Aging is associated with several changes in brain structure and a gradual decline in cognitive abilities. This decline typically begins in early adulthood, affecting various cognitive functions such as processing speed, memory encoding, working memory, and reasoning skills. In contrast, skills like vocabulary and general knowledge, usually remain stable or even improve until after the age of 60.
Fortunately, the progression of cognitive decline can be significantly influenced by lifestyle choices. Factors like physical activity, social engagement, and dietary habits play pivotal roles in maintaining cognitive health. A recent study has shown that incorporating omega-3 fatty acids into the diet, for instance, is linked to better cognitive functioning, reduced loss of neurons, and improvements in other brain-related measures.
For this study, the research subjects were selected from the Seventh-Day Adventist community, known for their generally healthy lifestyle. Characteristics typical of this group include an active lifestyle, a nutritious diet, and abstaining from smoking and alcohol consumption.
Scientists assessed the levels of omega-3 fatty acids in the participants’ red blood cells, particularly focusing on EPA and DHA. They used this information to calculate the omega-3 index, a measure combining EPA and DHA, intended to reflect the omega-3 content in red blood cells. The investigation included conducting MRI scans and cognitive tests to explore the relationship between these omega-3 levels, brain volume, and cognitive performance.
In their analysis, the researchers identified varied connections between omega-3 fatty acids, cognitive functions, and the size and thickness of different brain regions. They found that both EPA and the overall omega-3 index showed positive associations with delayed memory and processing speed test scores. However, these fatty acids did not demonstrate a significant link with working memory or executive functions.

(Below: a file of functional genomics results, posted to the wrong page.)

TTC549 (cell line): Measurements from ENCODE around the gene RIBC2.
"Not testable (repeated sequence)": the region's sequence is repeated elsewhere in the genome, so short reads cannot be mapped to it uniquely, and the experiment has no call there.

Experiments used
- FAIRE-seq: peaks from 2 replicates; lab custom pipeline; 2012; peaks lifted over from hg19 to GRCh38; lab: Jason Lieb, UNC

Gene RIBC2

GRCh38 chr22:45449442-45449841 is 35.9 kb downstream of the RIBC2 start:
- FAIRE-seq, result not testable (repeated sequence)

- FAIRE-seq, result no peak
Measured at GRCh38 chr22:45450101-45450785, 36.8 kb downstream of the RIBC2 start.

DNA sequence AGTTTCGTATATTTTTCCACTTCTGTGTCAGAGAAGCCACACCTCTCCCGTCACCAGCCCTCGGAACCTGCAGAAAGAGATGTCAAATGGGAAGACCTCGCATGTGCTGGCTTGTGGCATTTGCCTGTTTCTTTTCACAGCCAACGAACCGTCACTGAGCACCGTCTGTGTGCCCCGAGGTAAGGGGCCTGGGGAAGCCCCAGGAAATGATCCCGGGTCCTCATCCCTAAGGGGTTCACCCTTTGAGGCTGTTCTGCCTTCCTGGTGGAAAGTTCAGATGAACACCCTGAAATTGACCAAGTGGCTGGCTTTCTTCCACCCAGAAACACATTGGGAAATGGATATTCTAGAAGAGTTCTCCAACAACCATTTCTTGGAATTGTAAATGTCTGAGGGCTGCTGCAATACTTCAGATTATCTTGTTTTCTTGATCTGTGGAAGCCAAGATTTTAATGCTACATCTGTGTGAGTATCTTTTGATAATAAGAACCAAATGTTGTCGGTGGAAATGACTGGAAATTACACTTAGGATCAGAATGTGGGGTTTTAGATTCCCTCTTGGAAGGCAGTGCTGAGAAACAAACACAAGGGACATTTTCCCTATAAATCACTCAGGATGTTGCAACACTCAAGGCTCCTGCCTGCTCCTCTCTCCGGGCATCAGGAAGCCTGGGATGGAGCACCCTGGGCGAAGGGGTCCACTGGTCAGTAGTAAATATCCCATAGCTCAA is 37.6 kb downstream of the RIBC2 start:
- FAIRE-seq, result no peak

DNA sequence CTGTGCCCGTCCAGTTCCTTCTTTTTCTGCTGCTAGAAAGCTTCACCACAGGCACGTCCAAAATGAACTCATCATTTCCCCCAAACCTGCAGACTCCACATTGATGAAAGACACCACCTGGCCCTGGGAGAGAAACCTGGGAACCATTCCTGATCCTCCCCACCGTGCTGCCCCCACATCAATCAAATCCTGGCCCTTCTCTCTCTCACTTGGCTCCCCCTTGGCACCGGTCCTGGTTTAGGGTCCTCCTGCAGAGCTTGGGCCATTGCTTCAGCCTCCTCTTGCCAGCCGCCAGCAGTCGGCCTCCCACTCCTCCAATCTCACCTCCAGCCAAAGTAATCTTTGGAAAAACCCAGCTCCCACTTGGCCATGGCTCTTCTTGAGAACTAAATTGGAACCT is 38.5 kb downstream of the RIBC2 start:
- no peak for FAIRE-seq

Contrary to their initial hypotheses, which anticipated a strong link between omega-3 fatty acids and hippocampal volume — crucial for learning and memory — the researchers did not find any significant correlation in this area. Intriguingly, instead of the hippocampus, EPA and the omega-3 index were correlated with the volume of the entorhinal cortex, a region integral to learning and memory that connects with the hippocampus.
Additionally, the study showed that EPA, DHA, and the omega-3 index correlated with an increased volume of total white matter in the brain. Aligning with previous findings, this relationship suggests a possible link between diets rich in omega-3 and both the microstructure of white matter and cognitive functions.
Reflecting the inherent limitations of association studies, the researchers suggest that further, more comprehensive research is needed to explore the connection between omega-3 fatty acids and cognitive abilities. This future research should involve diverse neuroimaging techniques and include a broader and more prolonged observation of participants to deepen the understanding of these relationships.
To view the original scientific study click below:
Omega-3 Fatty Acids, Cognition, and Brain Volume in Older Adults